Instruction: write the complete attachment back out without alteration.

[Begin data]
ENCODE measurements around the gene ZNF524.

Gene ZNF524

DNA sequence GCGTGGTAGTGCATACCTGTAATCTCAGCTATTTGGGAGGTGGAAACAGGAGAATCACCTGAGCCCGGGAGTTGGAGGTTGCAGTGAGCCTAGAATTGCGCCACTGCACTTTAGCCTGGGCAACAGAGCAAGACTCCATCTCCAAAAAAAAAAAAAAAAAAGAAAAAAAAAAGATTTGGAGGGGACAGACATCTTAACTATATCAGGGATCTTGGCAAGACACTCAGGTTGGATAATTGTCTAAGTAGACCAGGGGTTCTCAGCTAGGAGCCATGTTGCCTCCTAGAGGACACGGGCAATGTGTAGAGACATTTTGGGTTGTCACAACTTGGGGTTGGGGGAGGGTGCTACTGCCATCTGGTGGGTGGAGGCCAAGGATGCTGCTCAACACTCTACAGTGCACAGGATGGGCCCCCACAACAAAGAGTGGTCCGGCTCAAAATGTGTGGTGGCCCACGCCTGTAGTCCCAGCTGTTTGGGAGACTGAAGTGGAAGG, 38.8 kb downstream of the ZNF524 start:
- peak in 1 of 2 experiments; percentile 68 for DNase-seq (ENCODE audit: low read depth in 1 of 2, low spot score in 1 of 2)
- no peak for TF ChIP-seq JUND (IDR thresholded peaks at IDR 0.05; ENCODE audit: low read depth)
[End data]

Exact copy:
ENCODE measurements around the gene ZNF524.

Gene ZNF524

DNA sequence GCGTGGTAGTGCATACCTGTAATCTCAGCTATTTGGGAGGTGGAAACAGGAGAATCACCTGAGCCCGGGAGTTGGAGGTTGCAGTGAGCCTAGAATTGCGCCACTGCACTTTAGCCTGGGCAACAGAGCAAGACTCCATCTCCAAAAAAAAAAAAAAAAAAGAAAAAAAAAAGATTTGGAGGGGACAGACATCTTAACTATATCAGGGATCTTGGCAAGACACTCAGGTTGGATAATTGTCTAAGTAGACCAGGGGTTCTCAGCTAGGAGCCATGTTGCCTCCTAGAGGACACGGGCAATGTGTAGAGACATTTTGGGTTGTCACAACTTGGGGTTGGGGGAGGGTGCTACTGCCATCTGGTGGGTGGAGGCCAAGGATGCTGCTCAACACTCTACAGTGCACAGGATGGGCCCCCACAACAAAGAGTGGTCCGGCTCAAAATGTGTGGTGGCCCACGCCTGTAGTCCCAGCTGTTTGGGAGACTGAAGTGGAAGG, 38.8 kb downstream of the ZNF524 start:
- peak in 1 of 2 experiments; percentile 68 for DNase-seq (ENCODE audit: low read depth in 1 of 2, low spot score in 1 of 2)
- no peak for TF ChIP-seq JUND (IDR thresholded peaks at IDR 0.05; ENCODE audit: low read depth)